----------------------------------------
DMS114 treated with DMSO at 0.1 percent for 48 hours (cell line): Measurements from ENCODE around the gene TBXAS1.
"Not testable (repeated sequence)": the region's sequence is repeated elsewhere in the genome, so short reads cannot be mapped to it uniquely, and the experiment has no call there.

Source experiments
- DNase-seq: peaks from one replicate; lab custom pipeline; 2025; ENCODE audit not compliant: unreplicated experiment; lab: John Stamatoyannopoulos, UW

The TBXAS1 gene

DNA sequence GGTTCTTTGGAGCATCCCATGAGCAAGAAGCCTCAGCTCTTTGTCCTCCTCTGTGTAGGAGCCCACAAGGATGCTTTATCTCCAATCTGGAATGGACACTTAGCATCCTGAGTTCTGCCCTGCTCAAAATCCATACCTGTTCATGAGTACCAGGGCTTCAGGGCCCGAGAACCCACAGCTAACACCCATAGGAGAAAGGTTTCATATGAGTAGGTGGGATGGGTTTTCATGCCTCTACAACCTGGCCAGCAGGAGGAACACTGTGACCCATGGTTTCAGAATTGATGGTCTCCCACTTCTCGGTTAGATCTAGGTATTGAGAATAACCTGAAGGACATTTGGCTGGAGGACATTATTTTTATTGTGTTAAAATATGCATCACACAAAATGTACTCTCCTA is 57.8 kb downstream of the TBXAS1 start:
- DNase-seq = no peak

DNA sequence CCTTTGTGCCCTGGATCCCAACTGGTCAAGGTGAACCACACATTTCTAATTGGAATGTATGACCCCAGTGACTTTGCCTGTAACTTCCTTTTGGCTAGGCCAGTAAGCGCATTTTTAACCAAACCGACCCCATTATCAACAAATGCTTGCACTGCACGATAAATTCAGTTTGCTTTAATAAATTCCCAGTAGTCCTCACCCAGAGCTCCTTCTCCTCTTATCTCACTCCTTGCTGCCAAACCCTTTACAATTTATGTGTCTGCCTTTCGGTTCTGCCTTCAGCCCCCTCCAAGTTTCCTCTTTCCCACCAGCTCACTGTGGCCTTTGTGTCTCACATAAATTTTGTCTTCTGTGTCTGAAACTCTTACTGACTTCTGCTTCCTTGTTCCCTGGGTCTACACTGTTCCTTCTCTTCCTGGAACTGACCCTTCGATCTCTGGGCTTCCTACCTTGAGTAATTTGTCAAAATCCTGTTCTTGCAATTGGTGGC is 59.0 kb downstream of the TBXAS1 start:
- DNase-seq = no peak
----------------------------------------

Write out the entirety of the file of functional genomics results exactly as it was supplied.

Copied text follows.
DMS114 treated with DMSO at 0.1 percent for 48 hours (cell line): Measurements from ENCODE around the gene TBXAS1.
"Not testable (repeated sequence)": the region's sequence is repeated elsewhere in the genome, so short reads cannot be mapped to it uniquely, and the experiment has no call there.

Source experiments
- DNase-seq: peaks from one replicate; lab custom pipeline; 2025; ENCODE audit not compliant: unreplicated experiment; lab: John Stamatoyannopoulos, UW

The TBXAS1 gene

DNA sequence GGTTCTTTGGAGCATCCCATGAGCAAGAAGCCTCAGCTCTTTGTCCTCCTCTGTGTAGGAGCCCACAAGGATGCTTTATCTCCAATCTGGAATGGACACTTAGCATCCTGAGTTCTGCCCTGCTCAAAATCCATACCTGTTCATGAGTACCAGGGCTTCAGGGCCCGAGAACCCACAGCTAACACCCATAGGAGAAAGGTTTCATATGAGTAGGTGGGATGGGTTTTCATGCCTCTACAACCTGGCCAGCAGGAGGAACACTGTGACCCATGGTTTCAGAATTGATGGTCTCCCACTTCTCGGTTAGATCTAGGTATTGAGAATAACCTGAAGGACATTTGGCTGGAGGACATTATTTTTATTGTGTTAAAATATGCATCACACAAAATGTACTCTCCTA is 57.8 kb downstream of the TBXAS1 start:
- DNase-seq = no peak

DNA sequence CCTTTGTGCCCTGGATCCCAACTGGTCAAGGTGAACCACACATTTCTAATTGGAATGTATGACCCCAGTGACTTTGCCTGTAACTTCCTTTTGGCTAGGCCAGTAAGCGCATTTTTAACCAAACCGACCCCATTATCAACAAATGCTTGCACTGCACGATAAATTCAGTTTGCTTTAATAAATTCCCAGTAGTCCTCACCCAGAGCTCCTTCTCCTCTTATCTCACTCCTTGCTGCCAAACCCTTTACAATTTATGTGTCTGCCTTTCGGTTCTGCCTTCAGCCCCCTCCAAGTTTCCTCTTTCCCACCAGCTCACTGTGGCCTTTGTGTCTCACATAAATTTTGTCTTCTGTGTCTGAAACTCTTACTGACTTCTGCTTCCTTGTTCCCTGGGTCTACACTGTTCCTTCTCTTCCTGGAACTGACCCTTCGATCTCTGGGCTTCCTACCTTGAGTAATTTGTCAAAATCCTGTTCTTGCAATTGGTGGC is 59.0 kb downstream of the TBXAS1 start:
- DNase-seq = no peak